By Lindsay Toler
By Chad Garrison
By Brett Koshkin
By RFT Staff
By Lindsay Toler
By Riverfront Times
By Danny Wicentowski
By Pete Kotz
Anheuser-Busch's recent attempt to distance itself from college binge culture is hardly unprecedented. In 2004 it dropped its sponsorship of the Miss Budweiser hydroplane when it learned that college students were staging "boat races" in which teams of four to six undergrads rapidly drank beers in succession at keg parties. In 1999 the brewer transformed the locks on its Pestalozzi Street facility from key entry to computerized card entry after it learned that some consumers were using metal keys to "shotgun" cans of Busch.
"Drinking's not a game," said Katz. "It's a very serious activity that can have positive social ramifications if practiced in moderation. Many successful courtships have their roots in level-headed consumption of Anheuser-Busch products, while drinking games inevitably lead to emotionally damaging one-night stands."
The public relations staff of Anheuser-Busch contributed pretty doggone heavily to this report.
The ability to blog requires more than a second-grade education and not possessing crippling arthritis, don'tcha know. It also requires that you pony up $125 for a daylong session at the most prestigious institute of higher learning in Webster Groves, Webster University.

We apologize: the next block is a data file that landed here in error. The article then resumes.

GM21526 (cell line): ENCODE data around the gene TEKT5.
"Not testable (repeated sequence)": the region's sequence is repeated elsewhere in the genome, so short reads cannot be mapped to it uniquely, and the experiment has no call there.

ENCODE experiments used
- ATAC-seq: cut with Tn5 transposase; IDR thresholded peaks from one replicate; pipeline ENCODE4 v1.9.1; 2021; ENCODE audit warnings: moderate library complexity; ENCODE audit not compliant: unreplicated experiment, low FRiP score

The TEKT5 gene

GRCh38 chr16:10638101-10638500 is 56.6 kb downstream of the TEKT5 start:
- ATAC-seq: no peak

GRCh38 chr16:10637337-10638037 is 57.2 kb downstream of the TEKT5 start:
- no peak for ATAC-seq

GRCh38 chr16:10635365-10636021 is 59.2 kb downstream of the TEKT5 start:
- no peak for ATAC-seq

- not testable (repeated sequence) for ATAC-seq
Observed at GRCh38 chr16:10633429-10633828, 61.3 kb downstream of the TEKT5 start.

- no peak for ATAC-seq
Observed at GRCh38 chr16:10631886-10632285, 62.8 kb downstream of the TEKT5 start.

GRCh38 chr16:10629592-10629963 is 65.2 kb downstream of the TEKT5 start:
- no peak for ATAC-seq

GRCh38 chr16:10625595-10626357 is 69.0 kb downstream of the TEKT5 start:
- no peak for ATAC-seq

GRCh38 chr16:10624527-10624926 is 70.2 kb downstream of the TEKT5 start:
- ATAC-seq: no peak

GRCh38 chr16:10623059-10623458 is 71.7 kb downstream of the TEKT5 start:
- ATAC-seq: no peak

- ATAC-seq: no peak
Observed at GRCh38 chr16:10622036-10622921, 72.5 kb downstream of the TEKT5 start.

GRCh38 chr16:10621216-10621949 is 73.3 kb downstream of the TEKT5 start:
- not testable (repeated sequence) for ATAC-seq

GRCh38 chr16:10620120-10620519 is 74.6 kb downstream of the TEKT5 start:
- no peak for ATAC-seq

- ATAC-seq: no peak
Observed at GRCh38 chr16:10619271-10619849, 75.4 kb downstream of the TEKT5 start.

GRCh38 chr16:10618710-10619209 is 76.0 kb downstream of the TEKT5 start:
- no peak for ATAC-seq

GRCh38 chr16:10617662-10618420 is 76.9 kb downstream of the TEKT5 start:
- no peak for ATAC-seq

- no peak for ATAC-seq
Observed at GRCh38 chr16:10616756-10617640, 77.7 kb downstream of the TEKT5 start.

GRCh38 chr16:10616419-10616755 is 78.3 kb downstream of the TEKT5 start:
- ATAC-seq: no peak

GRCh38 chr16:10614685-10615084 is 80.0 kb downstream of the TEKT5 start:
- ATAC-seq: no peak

At least that's according to the folks behind the "In the Fog about Blogs?" seminar, held at WebU's Emerson Library on a recent Monday. And how! No fewer than 35 folks showed up to take in the wisdom of presenter B.L. Ochman, a "nationally recognized Internet and Outernet marketing strategist, publicist, author, and A-List Blogger." Whoa!
Unreal missed the event because we were at a $450 workshop being taught how to clip our fingernails. But no matter -- the blogging workshop was captured by blog workshop attendees on a blog workshop blog. (Follow along at prinstitute.blogspot.com!)
At 9:15 there was "Blog 101: How to tell a blog from a bagel." By afternoon Mayor Slay was on the scene, holding forth about "Blogging and Politics." According to the blog workshop blog, Hizzoner enlightened the crowd by telling them, "We have 20,000 that log into web site every munch." Later, Craig Hildreth, M.D., a.k.a. "The Cheerful Oncologist," wrote, "No matter how fancy you're website is, Blogging is writing."
SIC but so what?!? Blogging is totally awes, no matter how you spell stuff. And Unreal's not the only one who thinks so. Seminar attendee Beth Lammert said as much in the blog workshop blog: "Wow! I knew nothing about blogs, and now I have enough knowledge to know that."